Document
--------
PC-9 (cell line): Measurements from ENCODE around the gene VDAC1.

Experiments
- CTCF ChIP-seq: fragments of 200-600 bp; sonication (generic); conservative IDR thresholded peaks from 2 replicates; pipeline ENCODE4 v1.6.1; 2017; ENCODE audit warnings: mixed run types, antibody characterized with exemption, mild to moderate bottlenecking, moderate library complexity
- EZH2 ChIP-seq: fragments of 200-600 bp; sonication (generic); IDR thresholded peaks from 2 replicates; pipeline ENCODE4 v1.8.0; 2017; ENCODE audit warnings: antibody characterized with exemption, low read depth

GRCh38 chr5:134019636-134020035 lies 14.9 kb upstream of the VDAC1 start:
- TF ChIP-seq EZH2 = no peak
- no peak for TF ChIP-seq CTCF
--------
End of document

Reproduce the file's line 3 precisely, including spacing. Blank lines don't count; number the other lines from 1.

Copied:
- CTCF ChIP-seq: fragments of 200-600 bp; sonication (generic); conservative IDR thresholded peaks from 2 replicates; pipeline ENCODE4 v1.6.1; 2017; ENCODE audit warnings: mixed run types, antibody characterized with exemption, mild to moderate bottlenecking, moderate library complexity